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Sarajevo’s True Stories Market: Documenting the Atrocities of War

Reconciliation and dealing with the tragedies of the Yugoslav Wars has been a major focus of the Sarajevo Film Festival and its CineLink Industry Days event in recent years.

The True Stories Market, launched in 2016, aims to connect filmmakers with organizations that are researching and documenting the Yugoslav Wars that spanned 1991 to 2001 in particular, but also the general impact and aftermath of war in general.

Serbian helmer Aleksander Reljić is currently making “Mamula All Inclusive,” a documentary based on a story presented at the True Stories Market in 2017. The film examines the plan by Egyptian tycoon Samih Sawiris to build a luxury hotel on the site of the former Mamula concentration camp on the Montenegrin isle of Lastavica in the South Adriatic Sea – “a horrifying place of execution” during WWII, where more than 2,000 civilians were held by Italian fascists.

Local activists, concentration camp survivors and organizations are protesting the decision of the Montenegrin government to approve the deal and are calling for Mamula to instead be turned into a cultural-educational center and museum dedicated to the victims of fascism.

Sawiris has offered to build a “hotel-museum” with a memorial room for the victims.

Reljić said he found the idea of transforming the former Marmula concentration camp into a luxury hotel “unacceptable, regardless of what the solution for this ‘hotel-museum’ will look like.” His documentary will seek to show the “universal problem of degrading ethics” and the declining value of public interest in the face of money and the personal interest of individuals, he added.

In addition, Al Jazeera Balkans, which produced a previous story acquired from the True Stories Market – Bosnian helmer Muris Beglerović’s “Restless Dreams,” about a man who has spent more than two decades collecting human remains from the 1995 Srebrenica massacre that left an estimated 8,000 dead – has expressed interest in some of this year’s projects, according to event organizers.

The True Stories Market this year presented five stories collected by various organizations and NGOs that are documenting and researching the conflicts.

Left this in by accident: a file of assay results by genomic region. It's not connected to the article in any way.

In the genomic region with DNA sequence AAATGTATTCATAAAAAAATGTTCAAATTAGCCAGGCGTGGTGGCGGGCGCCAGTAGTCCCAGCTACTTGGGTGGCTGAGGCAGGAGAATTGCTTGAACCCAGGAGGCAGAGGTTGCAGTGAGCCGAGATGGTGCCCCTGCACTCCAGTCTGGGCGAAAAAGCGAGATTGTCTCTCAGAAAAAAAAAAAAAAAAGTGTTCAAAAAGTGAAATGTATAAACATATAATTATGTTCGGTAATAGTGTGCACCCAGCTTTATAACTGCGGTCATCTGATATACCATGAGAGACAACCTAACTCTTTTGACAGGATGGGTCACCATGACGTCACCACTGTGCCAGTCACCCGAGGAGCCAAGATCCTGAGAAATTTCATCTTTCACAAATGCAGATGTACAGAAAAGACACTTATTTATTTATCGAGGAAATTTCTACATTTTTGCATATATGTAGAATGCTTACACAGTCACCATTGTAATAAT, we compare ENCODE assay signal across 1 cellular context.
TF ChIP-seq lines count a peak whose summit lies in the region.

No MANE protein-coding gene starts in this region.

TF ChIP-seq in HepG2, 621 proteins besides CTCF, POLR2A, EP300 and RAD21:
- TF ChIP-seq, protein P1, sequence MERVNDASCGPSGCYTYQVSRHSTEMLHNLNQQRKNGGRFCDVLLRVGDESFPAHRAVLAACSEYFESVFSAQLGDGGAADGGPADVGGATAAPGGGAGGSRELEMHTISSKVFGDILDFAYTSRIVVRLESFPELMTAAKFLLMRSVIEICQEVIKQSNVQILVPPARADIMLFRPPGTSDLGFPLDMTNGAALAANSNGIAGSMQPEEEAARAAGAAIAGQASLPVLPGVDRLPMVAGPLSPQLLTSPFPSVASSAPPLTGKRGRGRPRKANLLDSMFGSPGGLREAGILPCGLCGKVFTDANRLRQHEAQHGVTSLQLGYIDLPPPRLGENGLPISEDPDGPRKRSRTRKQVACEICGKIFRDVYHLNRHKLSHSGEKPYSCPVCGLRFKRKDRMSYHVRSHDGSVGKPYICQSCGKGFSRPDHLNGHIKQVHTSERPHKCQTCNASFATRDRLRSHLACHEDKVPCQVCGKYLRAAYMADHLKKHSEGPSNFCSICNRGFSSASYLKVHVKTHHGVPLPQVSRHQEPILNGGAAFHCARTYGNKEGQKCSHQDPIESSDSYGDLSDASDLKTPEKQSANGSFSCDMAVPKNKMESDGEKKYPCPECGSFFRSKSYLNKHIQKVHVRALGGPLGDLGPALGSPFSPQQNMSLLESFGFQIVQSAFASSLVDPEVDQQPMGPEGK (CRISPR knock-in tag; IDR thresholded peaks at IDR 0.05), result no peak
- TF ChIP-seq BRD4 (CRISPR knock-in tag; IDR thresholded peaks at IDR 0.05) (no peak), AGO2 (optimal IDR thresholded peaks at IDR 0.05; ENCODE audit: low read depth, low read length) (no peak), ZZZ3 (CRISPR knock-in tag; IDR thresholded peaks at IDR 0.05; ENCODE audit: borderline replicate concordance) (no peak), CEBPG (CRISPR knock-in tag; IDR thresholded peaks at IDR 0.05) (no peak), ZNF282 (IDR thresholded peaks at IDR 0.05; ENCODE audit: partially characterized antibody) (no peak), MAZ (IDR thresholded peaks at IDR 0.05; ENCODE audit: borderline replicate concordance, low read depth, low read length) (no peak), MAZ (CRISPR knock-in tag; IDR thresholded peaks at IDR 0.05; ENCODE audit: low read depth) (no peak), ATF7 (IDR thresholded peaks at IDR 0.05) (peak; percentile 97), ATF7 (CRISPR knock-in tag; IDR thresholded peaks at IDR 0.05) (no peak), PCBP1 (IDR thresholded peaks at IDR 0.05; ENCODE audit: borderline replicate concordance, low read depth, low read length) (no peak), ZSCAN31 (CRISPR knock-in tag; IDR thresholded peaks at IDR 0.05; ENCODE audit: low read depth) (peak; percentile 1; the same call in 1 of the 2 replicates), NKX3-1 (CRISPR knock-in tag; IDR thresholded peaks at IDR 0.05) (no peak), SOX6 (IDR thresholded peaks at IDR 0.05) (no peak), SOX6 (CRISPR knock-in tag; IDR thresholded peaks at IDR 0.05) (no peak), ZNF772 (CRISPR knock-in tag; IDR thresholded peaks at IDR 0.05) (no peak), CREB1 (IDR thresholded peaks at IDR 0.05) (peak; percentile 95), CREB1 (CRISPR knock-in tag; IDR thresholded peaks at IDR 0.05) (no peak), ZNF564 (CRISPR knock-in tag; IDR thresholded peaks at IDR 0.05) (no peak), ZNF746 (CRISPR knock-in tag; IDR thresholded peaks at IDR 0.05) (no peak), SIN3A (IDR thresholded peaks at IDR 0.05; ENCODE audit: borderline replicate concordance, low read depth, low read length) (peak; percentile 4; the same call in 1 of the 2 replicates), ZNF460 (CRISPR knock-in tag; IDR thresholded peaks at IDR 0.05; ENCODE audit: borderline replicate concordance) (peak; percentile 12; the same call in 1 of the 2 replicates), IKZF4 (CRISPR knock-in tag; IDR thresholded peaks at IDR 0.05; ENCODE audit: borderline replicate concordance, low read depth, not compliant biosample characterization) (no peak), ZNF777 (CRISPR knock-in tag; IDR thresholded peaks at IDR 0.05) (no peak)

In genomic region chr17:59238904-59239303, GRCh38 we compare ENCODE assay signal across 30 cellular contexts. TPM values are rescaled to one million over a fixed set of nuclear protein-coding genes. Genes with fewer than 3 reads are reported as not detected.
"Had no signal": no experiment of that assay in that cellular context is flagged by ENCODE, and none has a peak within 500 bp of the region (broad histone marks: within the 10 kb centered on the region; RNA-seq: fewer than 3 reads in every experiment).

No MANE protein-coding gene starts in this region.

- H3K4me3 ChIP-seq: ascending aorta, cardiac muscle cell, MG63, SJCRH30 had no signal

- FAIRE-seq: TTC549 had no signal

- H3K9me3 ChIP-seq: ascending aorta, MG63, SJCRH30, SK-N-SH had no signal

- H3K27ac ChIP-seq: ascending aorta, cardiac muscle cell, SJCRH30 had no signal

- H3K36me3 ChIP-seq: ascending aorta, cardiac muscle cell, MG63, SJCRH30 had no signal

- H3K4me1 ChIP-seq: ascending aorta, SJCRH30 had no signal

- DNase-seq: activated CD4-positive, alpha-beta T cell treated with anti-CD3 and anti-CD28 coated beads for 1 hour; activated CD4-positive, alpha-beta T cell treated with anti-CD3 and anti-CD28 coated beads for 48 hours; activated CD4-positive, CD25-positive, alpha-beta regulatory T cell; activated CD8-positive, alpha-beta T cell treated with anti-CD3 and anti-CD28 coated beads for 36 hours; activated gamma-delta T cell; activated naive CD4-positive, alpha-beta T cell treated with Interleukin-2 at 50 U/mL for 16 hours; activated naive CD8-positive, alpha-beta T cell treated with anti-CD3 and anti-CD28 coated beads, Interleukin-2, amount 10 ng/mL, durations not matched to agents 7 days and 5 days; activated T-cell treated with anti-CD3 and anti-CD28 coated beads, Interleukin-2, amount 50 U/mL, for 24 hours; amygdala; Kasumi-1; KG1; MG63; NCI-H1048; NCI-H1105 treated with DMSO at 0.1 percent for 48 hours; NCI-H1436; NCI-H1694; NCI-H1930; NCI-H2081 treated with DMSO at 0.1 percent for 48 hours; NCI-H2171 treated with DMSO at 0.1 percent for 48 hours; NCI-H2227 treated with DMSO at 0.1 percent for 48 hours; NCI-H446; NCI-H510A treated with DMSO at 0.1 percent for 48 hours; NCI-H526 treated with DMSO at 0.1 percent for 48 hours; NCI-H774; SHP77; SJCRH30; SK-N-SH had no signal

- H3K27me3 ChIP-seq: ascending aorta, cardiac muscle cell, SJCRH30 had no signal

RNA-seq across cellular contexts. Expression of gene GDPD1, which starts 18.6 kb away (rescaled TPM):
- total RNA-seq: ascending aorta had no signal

“The Fight for Justice by a Kosovo War Rape Survivor,” documented by the Balkan Investigative Reporting Network (BIRN), examines sexual assault during the Kosovo War in 1998-99. The story focuses on Vasfije Krasniqi Goodman, who became the first survivor of wartime rape in Kosovo to speak publicly about her ordeal 20 years after the end of the war.

“End of the Road for the Victims of the Koricanske Stijene/Koricani Cliffs Massacre,” another BIRN story, looks back at the 1992 massacre of 200 civilians at the Koricanske Stijene, or Koricani Cliffs, on Mount Vlasic in central Bosnia. On July 20, 2019, remains of more than one hundred victims were finally laid to rest.

“The Story of Iva Radić, Who Is Still Searching for the Remains of Her Father Killed in Vukovar,” from Croatia’s Documenta – Center for Dealing with the Past, follows Iva Radić, who has spent the past 28 years searching for her father, a Croat who disappeared after the family was captured by Serb soldiers in 1991, when Radić was only 8 years old. She, her sister and her Serb mother were released from custody days later. She never saw her father again.

The wartime life of a young Bosnian nurse who managed to escape to Germany during the Bosnian War only to return to her homeland to tend to the wounded is presented in “The Story of Selma Čengić,” from Izvor, a Bosnian association established by families of missing persons and civilian victims of war.

“The Story of Fikret Bačić,” from the Helsinki Citizens’ Assembly, is about a man who, while working abroad, learned that all 32 members of his extended family had been executed outside their family home in the village of Zecovi, including his wife, children, mother, nieces and nephews. Bačić, who has yet to find the remains of his family, took part in the prosecution of those responsible for the crimes. He has also launched an initiative to erect a memorial to the 102 children murdered in the region during the war. Although he envisages a memorial that pays tribute to all victims, regardless of their ethnicity, he has been unable to convince local authorities to approve the plan.

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